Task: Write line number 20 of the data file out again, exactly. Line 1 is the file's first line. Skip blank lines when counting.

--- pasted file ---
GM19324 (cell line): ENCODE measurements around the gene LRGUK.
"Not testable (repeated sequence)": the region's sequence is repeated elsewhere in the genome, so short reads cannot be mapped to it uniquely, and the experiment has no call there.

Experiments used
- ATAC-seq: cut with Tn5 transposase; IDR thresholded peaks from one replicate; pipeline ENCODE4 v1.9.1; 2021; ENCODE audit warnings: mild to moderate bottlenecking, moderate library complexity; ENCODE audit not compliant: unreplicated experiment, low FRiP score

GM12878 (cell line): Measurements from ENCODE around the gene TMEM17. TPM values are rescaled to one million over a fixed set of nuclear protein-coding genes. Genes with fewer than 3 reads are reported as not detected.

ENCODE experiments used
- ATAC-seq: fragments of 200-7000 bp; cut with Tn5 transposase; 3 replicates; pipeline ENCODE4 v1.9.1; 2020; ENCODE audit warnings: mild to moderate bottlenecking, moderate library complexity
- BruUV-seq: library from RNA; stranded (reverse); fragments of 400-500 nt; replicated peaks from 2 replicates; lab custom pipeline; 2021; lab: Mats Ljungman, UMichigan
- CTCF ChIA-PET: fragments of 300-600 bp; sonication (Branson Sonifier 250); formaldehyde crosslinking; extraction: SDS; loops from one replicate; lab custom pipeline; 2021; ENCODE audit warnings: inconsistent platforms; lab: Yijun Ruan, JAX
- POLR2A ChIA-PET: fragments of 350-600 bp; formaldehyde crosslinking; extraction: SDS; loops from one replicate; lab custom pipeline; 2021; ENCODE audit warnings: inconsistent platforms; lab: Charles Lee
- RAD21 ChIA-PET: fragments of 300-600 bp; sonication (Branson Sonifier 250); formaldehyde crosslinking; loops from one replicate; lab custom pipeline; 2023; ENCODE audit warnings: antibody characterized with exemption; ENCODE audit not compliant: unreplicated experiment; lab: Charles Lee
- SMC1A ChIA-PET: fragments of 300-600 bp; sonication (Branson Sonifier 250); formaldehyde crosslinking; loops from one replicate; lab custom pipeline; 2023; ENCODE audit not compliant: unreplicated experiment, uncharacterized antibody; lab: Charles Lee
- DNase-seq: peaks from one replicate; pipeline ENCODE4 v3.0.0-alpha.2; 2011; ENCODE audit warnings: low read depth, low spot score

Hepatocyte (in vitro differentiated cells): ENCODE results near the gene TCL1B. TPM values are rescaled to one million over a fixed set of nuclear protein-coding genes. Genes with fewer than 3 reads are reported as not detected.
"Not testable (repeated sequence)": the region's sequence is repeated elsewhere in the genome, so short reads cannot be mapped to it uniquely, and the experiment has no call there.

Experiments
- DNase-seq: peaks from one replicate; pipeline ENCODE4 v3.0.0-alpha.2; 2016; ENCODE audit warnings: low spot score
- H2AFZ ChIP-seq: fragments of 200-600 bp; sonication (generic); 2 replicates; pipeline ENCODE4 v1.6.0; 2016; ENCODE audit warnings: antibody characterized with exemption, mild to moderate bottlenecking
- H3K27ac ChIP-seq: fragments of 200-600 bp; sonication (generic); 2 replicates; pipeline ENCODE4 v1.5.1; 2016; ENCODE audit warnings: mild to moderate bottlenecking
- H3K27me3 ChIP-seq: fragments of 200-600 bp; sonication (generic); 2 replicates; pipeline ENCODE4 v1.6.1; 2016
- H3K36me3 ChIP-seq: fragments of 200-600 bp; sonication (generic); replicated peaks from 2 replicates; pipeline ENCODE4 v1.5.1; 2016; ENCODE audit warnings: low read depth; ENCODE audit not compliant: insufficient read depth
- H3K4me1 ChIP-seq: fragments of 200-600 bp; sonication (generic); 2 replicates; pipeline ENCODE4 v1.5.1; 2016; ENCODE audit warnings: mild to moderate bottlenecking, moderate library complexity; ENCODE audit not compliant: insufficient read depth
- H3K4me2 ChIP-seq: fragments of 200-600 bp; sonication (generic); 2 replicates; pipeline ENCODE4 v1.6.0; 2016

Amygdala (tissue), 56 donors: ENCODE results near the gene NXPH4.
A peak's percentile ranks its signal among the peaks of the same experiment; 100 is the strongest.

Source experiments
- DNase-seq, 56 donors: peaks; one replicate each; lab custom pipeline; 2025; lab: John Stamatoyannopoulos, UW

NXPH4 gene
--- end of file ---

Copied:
- H3K27me3 ChIP-seq: fragments of 200-600 bp; sonication (generic); 2 replicates; pipeline ENCODE4 v1.6.1; 2016